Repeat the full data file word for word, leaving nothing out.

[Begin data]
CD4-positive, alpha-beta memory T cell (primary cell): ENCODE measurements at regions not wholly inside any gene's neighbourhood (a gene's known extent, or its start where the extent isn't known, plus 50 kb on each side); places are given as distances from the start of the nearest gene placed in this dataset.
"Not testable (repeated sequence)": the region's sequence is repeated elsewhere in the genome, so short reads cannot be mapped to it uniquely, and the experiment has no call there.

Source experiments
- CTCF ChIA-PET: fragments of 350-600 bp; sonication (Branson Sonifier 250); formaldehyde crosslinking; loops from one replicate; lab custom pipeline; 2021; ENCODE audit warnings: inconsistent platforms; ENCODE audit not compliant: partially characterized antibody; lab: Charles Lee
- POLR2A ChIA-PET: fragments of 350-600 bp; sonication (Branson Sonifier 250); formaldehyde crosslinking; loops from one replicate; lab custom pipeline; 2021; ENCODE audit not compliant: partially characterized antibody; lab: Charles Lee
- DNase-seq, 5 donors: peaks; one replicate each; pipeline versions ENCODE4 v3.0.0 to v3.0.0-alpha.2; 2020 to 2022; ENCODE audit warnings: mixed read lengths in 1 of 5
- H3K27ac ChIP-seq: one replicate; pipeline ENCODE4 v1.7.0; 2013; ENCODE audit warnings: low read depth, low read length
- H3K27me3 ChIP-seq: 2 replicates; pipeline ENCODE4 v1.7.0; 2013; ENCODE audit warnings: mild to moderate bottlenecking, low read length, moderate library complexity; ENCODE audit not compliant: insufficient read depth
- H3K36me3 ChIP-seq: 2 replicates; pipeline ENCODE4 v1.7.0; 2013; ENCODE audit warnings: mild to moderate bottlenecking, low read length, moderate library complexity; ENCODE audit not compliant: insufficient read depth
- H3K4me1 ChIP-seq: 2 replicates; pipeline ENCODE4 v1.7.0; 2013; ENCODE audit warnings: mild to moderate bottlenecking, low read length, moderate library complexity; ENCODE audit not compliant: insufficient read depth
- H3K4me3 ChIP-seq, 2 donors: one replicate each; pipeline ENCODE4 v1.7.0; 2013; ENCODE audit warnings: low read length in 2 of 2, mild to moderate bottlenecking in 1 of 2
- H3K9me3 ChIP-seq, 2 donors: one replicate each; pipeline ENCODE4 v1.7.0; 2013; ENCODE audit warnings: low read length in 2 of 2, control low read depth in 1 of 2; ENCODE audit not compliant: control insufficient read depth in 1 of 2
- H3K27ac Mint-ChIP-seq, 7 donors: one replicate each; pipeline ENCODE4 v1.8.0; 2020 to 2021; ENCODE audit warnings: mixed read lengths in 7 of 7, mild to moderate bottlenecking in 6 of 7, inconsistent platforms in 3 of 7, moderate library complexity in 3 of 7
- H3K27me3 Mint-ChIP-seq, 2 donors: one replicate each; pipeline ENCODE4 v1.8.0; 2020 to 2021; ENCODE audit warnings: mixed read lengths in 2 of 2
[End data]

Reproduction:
CD4-positive, alpha-beta memory T cell (primary cell): ENCODE measurements at regions not wholly inside any gene's neighbourhood (a gene's known extent, or its start where the extent isn't known, plus 50 kb on each side); places are given as distances from the start of the nearest gene placed in this dataset.
"Not testable (repeated sequence)": the region's sequence is repeated elsewhere in the genome, so short reads cannot be mapped to it uniquely, and the experiment has no call there.

Source experiments
- CTCF ChIA-PET: fragments of 350-600 bp; sonication (Branson Sonifier 250); formaldehyde crosslinking; loops from one replicate; lab custom pipeline; 2021; ENCODE audit warnings: inconsistent platforms; ENCODE audit not compliant: partially characterized antibody; lab: Charles Lee
- POLR2A ChIA-PET: fragments of 350-600 bp; sonication (Branson Sonifier 250); formaldehyde crosslinking; loops from one replicate; lab custom pipeline; 2021; ENCODE audit not compliant: partially characterized antibody; lab: Charles Lee
- DNase-seq, 5 donors: peaks; one replicate each; pipeline versions ENCODE4 v3.0.0 to v3.0.0-alpha.2; 2020 to 2022; ENCODE audit warnings: mixed read lengths in 1 of 5
- H3K27ac ChIP-seq: one replicate; pipeline ENCODE4 v1.7.0; 2013; ENCODE audit warnings: low read depth, low read length
- H3K27me3 ChIP-seq: 2 replicates; pipeline ENCODE4 v1.7.0; 2013; ENCODE audit warnings: mild to moderate bottlenecking, low read length, moderate library complexity; ENCODE audit not compliant: insufficient read depth
- H3K36me3 ChIP-seq: 2 replicates; pipeline ENCODE4 v1.7.0; 2013; ENCODE audit warnings: mild to moderate bottlenecking, low read length, moderate library complexity; ENCODE audit not compliant: insufficient read depth
- H3K4me1 ChIP-seq: 2 replicates; pipeline ENCODE4 v1.7.0; 2013; ENCODE audit warnings: mild to moderate bottlenecking, low read length, moderate library complexity; ENCODE audit not compliant: insufficient read depth
- H3K4me3 ChIP-seq, 2 donors: one replicate each; pipeline ENCODE4 v1.7.0; 2013; ENCODE audit warnings: low read length in 2 of 2, mild to moderate bottlenecking in 1 of 2
- H3K9me3 ChIP-seq, 2 donors: one replicate each; pipeline ENCODE4 v1.7.0; 2013; ENCODE audit warnings: low read length in 2 of 2, control low read depth in 1 of 2; ENCODE audit not compliant: control insufficient read depth in 1 of 2
- H3K27ac Mint-ChIP-seq, 7 donors: one replicate each; pipeline ENCODE4 v1.8.0; 2020 to 2021; ENCODE audit warnings: mixed read lengths in 7 of 7, mild to moderate bottlenecking in 6 of 7, inconsistent platforms in 3 of 7, moderate library complexity in 3 of 7
- H3K27me3 Mint-ChIP-seq, 2 donors: one replicate each; pipeline ENCODE4 v1.8.0; 2020 to 2021; ENCODE audit warnings: mixed read lengths in 2 of 2